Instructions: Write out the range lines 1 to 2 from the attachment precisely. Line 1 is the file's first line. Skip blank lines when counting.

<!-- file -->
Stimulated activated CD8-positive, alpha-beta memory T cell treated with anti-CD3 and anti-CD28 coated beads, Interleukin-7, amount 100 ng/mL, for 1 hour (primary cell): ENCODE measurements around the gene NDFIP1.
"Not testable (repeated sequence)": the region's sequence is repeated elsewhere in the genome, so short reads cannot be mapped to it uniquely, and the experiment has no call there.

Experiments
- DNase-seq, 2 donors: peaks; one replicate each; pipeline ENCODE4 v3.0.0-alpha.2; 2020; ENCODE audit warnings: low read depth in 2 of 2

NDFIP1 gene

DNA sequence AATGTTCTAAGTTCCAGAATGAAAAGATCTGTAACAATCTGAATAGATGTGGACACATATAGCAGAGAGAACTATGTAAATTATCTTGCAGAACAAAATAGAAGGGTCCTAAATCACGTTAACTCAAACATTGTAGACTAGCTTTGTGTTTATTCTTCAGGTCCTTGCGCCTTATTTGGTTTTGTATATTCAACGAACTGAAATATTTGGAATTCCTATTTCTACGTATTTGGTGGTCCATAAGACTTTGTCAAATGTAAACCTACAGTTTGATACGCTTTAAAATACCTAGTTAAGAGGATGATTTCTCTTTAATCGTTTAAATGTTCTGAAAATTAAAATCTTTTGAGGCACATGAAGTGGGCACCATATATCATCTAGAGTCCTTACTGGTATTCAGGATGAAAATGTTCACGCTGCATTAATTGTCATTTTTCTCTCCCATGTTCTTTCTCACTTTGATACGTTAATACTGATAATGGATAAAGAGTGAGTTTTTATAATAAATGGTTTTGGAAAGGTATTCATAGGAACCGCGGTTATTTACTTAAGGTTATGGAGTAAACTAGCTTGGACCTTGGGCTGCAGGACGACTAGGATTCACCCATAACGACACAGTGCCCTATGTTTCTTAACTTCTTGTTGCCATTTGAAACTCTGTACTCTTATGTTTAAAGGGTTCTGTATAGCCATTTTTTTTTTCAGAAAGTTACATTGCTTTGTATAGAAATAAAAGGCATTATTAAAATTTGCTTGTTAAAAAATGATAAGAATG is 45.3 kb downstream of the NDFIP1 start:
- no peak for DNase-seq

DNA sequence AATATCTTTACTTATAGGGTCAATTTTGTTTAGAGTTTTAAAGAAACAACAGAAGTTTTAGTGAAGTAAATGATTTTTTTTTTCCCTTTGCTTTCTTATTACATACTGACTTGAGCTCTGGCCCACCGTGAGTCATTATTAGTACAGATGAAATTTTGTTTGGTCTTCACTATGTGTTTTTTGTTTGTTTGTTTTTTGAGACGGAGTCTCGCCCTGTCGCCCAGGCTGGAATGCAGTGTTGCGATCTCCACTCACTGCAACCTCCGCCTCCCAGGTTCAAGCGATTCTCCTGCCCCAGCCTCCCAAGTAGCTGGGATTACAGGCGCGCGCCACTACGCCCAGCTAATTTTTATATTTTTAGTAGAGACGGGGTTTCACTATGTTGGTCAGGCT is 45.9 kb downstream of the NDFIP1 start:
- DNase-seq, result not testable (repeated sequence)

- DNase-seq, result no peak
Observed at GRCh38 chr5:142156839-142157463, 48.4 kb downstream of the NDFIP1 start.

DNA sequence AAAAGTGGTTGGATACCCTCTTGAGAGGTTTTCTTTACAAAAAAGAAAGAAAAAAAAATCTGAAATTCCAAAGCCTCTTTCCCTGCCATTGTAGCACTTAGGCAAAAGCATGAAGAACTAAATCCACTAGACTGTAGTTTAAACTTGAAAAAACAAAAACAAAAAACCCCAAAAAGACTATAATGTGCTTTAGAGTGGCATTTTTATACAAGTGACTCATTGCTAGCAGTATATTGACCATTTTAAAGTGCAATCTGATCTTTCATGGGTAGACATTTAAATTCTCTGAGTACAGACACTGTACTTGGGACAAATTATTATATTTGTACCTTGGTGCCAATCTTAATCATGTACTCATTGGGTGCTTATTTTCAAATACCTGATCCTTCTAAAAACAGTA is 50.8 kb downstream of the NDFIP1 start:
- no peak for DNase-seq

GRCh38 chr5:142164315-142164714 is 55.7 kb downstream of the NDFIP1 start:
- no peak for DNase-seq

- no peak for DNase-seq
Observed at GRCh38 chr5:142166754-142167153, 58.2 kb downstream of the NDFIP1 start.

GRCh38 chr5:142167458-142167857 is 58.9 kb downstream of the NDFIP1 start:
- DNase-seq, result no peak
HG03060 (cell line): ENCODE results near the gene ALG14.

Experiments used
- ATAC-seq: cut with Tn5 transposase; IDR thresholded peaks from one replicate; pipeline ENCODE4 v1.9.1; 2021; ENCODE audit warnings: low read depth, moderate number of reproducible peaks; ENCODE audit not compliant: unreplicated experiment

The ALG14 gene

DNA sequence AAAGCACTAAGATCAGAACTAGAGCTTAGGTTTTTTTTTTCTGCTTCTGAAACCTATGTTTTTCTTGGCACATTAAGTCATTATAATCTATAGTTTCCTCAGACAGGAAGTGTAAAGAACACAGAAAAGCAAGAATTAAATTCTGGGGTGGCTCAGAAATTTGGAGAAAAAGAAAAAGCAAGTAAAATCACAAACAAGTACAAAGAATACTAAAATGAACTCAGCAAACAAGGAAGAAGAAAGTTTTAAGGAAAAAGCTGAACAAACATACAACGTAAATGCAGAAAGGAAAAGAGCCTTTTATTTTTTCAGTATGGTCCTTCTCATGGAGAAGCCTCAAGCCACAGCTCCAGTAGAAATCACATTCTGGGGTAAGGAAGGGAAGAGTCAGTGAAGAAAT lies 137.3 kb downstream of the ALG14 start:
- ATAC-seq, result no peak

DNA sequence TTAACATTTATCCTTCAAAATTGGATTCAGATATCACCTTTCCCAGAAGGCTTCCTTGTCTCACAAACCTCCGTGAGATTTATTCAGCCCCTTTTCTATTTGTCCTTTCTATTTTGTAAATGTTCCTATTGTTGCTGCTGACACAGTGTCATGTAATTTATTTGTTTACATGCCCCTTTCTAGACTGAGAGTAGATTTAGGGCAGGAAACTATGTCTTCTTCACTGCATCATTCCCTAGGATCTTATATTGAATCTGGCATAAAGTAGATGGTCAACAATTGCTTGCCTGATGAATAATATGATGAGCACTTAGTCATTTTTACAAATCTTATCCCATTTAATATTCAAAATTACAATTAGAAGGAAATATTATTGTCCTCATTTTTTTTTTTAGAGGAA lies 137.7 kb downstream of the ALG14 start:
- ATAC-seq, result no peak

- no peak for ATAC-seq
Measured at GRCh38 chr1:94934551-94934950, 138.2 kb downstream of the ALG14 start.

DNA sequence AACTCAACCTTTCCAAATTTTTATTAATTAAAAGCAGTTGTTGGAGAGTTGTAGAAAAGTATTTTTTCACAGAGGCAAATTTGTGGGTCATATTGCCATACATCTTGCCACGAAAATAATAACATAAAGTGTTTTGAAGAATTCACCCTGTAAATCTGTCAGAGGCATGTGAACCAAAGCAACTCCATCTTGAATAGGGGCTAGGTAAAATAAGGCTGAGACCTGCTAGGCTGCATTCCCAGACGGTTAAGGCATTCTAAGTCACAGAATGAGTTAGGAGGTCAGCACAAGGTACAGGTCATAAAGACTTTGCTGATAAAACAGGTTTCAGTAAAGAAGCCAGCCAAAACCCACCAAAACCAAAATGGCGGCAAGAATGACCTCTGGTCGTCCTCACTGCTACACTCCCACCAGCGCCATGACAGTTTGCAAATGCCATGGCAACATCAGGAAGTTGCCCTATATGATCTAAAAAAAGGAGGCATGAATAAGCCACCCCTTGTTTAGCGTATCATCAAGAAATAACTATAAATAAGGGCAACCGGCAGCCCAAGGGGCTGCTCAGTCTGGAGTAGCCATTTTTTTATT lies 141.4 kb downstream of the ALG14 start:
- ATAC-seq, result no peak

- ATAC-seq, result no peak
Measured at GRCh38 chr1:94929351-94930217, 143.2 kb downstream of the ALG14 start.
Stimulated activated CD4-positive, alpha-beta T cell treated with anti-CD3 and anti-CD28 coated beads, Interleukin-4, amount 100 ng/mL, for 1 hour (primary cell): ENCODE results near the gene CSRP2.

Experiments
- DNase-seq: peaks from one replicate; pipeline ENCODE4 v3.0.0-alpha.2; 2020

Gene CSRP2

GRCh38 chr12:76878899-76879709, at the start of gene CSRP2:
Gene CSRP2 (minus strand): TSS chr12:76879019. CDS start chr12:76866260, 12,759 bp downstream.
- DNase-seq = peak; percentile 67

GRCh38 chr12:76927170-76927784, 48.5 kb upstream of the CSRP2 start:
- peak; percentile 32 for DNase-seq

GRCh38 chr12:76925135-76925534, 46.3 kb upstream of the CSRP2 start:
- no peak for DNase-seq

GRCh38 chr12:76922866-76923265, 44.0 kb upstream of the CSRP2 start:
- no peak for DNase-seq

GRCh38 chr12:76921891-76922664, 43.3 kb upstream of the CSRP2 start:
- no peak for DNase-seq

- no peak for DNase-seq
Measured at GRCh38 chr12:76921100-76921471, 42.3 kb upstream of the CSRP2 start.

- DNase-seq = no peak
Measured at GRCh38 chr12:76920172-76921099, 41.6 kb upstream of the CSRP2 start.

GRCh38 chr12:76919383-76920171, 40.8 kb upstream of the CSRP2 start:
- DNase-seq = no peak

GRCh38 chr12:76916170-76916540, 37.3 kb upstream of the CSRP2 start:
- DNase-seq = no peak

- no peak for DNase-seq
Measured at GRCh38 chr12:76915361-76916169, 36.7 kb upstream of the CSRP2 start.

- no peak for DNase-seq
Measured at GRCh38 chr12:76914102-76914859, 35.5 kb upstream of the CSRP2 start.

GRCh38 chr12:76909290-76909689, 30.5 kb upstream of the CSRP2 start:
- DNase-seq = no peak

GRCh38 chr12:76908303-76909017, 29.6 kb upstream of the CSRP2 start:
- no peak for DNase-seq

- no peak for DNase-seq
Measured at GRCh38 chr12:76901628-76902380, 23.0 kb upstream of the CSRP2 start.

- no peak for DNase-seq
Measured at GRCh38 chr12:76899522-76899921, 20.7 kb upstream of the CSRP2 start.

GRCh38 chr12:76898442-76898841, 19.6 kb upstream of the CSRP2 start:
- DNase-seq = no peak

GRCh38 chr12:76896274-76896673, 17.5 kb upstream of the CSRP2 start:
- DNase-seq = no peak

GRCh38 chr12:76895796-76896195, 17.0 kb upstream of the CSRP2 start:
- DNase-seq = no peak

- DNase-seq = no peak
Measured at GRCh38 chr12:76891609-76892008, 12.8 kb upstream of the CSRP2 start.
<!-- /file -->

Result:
Stimulated activated CD8-positive, alpha-beta memory T cell treated with anti-CD3 and anti-CD28 coated beads, Interleukin-7, amount 100 ng/mL, for 1 hour (primary cell): ENCODE measurements around the gene NDFIP1.
"Not testable (repeated sequence)": the region's sequence is repeated elsewhere in the genome, so short reads cannot be mapped to it uniquely, and the experiment has no call there.